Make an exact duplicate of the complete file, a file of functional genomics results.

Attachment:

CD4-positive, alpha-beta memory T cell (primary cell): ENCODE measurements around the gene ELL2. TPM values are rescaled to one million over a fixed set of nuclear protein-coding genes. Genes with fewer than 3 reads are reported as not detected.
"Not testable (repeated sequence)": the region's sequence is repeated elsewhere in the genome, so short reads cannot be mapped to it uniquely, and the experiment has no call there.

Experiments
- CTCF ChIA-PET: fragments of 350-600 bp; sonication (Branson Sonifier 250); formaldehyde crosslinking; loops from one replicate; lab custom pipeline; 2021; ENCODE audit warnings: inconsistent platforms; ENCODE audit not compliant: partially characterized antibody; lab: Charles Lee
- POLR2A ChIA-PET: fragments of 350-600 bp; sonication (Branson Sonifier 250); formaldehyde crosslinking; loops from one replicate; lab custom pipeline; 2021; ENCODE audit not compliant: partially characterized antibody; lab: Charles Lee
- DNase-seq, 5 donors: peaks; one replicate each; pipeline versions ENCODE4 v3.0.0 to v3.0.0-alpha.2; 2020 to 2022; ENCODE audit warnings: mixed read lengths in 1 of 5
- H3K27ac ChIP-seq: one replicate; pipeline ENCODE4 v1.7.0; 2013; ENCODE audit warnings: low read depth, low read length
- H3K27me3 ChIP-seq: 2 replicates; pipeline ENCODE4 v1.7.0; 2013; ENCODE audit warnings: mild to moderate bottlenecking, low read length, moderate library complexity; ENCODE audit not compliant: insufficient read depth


CD4-positive, alpha-beta memory T cell (primary cell): ENCODE measurements around the gene ELL2. TPM values are rescaled to one million over a fixed set of nuclear protein-coding genes. Genes with fewer than 3 reads are reported as not detected.
"Not testable (repeated sequence)": the region's sequence is repeated elsewhere in the genome, so short reads cannot be mapped to it uniquely, and the experiment has no call there.

Experiments
- CTCF ChIA-PET: fragments of 350-600 bp; sonication (Branson Sonifier 250); formaldehyde crosslinking; loops from one replicate; lab custom pipeline; 2021; ENCODE audit warnings: inconsistent platforms; ENCODE audit not compliant: partially characterized antibody; lab: Charles Lee
- POLR2A ChIA-PET: fragments of 350-600 bp; sonication (Branson Sonifier 250); formaldehyde crosslinking; loops from one replicate; lab custom pipeline; 2021; ENCODE audit not compliant: partially characterized antibody; lab: Charles Lee
- DNase-seq, 5 donors: peaks; one replicate each; pipeline versions ENCODE4 v3.0.0 to v3.0.0-alpha.2; 2020 to 2022; ENCODE audit warnings: mixed read lengths in 1 of 5
- H3K27ac ChIP-seq: one replicate; pipeline ENCODE4 v1.7.0; 2013; ENCODE audit warnings: low read depth, low read length
- H3K27me3 ChIP-seq: 2 replicates; pipeline ENCODE4 v1.7.0; 2013; ENCODE audit warnings: mild to moderate bottlenecking, low read length, moderate library complexity; ENCODE audit not compliant: insufficient read depth